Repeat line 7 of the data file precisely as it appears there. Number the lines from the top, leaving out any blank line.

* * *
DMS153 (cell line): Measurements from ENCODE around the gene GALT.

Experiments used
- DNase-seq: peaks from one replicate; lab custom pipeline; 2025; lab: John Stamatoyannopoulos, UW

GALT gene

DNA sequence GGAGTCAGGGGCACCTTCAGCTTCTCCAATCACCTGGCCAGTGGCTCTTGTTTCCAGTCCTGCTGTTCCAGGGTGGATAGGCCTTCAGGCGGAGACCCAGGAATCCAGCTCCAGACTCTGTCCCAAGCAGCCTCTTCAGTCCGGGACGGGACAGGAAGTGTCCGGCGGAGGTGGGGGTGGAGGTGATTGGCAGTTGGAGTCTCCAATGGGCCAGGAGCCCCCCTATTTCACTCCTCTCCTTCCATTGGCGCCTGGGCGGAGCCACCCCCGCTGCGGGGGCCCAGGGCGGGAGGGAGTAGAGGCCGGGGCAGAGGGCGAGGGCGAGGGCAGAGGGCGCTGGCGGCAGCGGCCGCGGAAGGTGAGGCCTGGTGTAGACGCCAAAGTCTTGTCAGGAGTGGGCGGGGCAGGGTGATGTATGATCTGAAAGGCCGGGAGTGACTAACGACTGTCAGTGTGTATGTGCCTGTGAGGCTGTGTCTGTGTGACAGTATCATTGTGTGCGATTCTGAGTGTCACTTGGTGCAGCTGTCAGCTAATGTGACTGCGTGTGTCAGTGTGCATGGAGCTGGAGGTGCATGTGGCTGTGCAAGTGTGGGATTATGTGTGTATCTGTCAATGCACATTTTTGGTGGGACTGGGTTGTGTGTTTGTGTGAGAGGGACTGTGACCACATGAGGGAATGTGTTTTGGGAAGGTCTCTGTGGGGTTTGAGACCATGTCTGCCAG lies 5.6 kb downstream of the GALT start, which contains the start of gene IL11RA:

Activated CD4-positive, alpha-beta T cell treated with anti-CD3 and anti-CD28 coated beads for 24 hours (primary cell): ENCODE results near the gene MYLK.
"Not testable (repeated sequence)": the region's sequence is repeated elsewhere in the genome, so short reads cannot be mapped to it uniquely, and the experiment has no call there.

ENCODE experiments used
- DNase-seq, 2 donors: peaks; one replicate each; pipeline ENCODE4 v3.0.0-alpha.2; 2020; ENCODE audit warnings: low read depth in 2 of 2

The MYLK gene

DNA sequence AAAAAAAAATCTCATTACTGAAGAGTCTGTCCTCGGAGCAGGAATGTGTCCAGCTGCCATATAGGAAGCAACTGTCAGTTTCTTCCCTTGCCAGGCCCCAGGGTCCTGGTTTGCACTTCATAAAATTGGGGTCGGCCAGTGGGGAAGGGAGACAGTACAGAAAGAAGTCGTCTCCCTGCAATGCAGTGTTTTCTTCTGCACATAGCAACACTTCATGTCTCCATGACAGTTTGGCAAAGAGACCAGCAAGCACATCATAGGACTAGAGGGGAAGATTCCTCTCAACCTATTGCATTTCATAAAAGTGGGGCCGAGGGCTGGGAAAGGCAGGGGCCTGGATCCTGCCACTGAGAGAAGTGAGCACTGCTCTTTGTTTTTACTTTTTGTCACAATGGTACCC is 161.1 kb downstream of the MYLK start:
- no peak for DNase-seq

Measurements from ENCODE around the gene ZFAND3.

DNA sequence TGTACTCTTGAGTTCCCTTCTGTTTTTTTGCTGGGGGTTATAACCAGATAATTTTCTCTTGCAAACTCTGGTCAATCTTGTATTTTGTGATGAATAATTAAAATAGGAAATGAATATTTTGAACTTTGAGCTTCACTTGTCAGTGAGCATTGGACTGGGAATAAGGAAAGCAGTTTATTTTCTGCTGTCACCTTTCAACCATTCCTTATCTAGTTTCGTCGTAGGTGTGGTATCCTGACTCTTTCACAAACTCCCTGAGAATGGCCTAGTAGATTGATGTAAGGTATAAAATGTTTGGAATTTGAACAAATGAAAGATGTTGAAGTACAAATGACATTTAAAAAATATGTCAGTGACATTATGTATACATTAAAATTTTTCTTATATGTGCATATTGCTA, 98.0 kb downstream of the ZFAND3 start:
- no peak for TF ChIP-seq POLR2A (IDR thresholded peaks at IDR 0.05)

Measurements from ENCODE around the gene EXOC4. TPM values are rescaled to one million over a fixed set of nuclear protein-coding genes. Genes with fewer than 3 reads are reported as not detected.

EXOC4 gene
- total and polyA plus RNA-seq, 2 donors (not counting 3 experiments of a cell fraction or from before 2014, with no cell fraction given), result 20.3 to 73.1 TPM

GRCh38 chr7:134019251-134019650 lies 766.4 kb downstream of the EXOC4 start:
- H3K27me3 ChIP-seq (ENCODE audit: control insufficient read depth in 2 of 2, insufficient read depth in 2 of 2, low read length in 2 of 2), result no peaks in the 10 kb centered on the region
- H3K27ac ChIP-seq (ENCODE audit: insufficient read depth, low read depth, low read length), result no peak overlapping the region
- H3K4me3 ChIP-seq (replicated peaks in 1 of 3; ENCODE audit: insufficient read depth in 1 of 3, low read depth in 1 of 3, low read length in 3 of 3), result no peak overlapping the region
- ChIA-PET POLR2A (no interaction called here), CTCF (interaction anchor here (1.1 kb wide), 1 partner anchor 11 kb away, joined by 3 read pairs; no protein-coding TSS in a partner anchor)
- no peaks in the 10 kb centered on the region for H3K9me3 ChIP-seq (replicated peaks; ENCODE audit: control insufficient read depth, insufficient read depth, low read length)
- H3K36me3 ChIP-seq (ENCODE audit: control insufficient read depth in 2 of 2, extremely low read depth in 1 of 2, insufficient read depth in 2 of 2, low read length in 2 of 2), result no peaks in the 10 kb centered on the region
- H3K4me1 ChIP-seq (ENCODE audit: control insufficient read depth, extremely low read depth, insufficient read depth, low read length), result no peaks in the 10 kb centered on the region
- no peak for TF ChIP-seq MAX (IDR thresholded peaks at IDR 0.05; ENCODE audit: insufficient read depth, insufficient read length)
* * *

"Not testable (repeated sequence)": the region's sequence is repeated elsewhere in the genome, so short reads cannot be mapped to it uniquely, and the experiment has no call there.